Currently, the services caregivers provide in New Jersey have an annual value of more than $13 billion, according to AARP. Most caregivers are in their 40s and 50s and the work, which can quickly become like a part-time job or more, can cost them more than $600,000 in lost wages and missed Social Security benefits over a lifetime, the legislation notes. Previous unsuccessful campaigns to offset this burden have also called for a state tax credit of up to $675 annually for those providing this service.

“Anyone who’s ever found themselves in a caregiver role understands the toll it can take,” said Mosquera (D-Camden). “Lack of sleep, privacy and the time to fulfill one’s own needs can increase the risk for depression and anxiety.”

Advocates: NJ needs to do more

Caring for individuals with dementia or other cognitive or behavioral issues can be particularly taxing, the bill notes. Vainieri Huttle (D-Bergen) said the task force must take an “honest look” at how it can better help those struggling with these challenges.

“Studies show that the emotional and physical health of caregivers often suffers as a result of the stress and physical demands they encounter, particularly when it comes to caring for people with dementia or Alzheimer’s,” she said.

New Jersey ranked 16th nationwide in 2017 in terms of support for family caregivers — up from 22nd in 2014 — according to an annual scorecard published by national AARP groups, the Commonwealth Fund and a California-based organization focused on aging.

The scorecard report, which contained limited detail, found that the Garden State does well in some ways to support working caregivers. But it raised concern about transportation policies and limited use of models that involve person- or family-centered care, which is designed to better integrate caregivers in the process.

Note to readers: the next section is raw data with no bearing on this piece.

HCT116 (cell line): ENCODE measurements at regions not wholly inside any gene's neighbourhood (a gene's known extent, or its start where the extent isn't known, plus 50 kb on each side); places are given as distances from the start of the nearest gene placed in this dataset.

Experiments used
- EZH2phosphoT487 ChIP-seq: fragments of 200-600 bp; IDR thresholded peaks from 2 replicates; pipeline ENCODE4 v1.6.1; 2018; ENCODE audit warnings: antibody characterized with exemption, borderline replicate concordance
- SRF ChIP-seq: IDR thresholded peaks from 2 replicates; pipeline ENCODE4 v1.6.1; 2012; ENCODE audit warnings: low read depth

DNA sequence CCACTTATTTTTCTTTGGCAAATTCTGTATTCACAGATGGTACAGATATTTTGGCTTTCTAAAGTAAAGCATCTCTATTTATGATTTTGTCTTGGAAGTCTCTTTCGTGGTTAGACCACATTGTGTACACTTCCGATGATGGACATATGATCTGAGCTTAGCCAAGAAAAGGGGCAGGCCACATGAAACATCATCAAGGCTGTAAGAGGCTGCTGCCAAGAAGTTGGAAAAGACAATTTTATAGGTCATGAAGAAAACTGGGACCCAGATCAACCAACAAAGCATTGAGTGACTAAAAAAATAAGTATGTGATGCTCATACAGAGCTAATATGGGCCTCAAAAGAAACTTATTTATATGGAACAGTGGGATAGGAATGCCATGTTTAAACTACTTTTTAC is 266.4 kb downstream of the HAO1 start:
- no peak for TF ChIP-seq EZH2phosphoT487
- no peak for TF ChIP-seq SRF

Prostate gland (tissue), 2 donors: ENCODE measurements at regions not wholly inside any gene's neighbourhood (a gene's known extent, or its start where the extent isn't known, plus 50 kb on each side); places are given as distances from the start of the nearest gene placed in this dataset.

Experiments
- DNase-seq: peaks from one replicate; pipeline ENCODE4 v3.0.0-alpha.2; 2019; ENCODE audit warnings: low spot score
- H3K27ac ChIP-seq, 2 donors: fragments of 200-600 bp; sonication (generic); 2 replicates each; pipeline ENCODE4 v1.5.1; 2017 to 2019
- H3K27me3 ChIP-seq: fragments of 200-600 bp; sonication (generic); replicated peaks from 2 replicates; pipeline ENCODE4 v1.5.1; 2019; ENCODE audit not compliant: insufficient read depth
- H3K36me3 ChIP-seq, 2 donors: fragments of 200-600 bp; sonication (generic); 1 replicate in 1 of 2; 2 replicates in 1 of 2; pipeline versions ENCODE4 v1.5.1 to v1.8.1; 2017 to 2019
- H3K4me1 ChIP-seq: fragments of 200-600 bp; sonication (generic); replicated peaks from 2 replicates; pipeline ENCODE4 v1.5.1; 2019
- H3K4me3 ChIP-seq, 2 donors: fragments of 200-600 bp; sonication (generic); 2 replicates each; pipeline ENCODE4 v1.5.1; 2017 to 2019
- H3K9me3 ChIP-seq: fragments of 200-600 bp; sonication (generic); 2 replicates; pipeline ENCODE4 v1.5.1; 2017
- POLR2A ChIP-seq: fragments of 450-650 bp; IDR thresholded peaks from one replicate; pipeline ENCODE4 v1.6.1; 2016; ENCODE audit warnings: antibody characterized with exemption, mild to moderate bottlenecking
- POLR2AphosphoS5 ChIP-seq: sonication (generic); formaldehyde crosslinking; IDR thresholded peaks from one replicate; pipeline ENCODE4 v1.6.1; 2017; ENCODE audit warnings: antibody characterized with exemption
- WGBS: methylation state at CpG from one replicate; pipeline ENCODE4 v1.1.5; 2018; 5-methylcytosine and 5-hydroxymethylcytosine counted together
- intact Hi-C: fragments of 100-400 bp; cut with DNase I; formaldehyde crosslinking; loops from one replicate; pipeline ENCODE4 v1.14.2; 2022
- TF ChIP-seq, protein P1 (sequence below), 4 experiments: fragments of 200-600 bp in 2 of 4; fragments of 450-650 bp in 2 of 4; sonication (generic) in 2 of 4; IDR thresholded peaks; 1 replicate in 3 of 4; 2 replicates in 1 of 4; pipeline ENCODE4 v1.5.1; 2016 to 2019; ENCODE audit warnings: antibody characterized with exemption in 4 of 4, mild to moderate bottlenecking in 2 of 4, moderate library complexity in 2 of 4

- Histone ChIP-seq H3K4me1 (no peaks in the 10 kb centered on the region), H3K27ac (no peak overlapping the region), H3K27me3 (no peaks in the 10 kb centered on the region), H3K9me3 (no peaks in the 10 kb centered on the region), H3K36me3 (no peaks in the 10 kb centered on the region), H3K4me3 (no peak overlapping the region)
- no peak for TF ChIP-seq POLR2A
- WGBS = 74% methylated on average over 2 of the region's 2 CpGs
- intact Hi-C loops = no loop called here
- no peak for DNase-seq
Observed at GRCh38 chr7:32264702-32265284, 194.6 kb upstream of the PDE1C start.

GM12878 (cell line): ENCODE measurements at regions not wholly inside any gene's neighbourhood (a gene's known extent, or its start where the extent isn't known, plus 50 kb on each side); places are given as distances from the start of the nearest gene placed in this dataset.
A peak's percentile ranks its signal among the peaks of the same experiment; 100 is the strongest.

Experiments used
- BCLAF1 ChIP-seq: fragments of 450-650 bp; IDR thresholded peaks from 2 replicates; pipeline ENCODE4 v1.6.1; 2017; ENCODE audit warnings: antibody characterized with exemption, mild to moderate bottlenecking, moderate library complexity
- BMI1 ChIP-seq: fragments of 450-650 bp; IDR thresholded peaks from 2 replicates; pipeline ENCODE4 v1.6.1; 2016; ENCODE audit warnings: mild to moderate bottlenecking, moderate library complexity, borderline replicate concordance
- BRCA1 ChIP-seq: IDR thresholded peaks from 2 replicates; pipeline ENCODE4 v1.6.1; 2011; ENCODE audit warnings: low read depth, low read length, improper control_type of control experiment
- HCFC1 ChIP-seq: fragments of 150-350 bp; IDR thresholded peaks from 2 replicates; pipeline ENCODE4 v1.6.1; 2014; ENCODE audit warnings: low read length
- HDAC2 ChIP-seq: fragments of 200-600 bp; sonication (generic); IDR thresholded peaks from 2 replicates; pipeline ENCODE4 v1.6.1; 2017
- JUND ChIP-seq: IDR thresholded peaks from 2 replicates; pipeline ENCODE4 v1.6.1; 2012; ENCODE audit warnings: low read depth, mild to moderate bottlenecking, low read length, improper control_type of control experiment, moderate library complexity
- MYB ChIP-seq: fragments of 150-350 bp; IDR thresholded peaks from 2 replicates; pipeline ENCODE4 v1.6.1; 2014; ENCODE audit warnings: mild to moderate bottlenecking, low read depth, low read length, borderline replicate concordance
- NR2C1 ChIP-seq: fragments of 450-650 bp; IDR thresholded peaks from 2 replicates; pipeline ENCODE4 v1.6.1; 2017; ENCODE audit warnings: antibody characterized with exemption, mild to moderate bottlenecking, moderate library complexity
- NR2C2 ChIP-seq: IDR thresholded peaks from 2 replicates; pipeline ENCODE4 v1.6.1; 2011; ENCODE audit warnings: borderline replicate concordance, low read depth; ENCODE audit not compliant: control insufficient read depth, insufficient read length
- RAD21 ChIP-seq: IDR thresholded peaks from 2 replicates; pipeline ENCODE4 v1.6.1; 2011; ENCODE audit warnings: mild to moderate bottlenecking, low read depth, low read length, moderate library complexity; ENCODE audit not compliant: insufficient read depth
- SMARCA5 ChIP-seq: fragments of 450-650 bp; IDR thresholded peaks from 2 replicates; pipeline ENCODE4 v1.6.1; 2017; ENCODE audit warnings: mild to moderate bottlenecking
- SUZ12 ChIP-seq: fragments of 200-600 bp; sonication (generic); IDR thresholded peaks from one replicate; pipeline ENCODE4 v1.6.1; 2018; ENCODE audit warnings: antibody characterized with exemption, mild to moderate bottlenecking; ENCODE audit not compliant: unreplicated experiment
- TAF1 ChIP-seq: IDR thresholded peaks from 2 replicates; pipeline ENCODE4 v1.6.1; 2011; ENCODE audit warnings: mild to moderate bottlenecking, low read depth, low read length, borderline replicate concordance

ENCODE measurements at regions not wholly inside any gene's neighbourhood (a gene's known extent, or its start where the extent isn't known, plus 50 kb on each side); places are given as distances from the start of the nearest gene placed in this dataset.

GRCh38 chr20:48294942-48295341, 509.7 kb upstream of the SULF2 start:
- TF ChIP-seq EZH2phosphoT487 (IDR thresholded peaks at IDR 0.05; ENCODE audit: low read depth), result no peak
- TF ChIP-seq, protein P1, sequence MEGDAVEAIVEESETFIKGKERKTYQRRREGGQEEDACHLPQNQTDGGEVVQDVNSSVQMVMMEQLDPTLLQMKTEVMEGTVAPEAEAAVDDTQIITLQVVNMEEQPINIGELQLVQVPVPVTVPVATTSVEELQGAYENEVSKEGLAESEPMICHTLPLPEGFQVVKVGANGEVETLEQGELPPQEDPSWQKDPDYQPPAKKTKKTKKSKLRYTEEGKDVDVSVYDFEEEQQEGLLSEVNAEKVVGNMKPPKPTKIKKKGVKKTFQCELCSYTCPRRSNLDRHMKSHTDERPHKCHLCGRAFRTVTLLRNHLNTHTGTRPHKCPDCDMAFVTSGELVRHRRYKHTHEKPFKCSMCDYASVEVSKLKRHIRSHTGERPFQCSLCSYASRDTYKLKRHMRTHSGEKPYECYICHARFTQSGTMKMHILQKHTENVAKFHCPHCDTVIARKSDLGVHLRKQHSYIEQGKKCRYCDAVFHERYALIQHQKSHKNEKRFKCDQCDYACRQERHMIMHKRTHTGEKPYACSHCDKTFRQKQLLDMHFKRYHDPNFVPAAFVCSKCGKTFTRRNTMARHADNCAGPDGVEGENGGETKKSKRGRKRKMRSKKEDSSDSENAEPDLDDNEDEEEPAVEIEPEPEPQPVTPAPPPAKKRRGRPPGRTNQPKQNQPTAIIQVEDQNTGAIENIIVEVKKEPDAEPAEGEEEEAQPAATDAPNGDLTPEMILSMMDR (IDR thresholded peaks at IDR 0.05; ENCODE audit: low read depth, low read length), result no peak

At present, there is no central “caregiver” agency in state government, but programs do exist to help relieve caregivers of certain responsibilities, if only in the short term. The Department of Human Services oversees programs for the elderly and disabled residents and offers, or coordinates, some support services to benefit those in support roles. Its Division of Disability Services helps individuals connect with technology, transportation and other services. And the DHS’s Division of Aging can link those in need with respite care and other programs offered by county agencies.

A survey of existing services

To address the concerns raised by advocates and caregivers, the legislation —sponsored by Sen. Joe Vitale (D-Middlesex) and Linda Greenstein (D-Mercer) in the upper house — requires the state to set up an 11-member task force to review the current array of state services to support caregivers, and to survey and gather testimony from those doing this work. It would then have 12 months to compile and submit to the governor a report with its findings and recommendations for policy changes.

The panel, which is set to dissolve a month after the report is submitted, would have limited support from the Department of Human Services and its members would be unpaid.

It would include the DHS commissioner or her designee, the AARP director, the head of the Home Care and Hospice Association of New Jersey, and representatives from leading organizations involved with Alzheimer’s and mental illness, as well as from groups providing services for individuals with disabilities, and other related conditions. The governor would appoint three public members, including one who is a caregiver.

“I hope this task force will take to heart the real-life experiences of caregivers so we can create a greater support network statewide,” Mosquera said.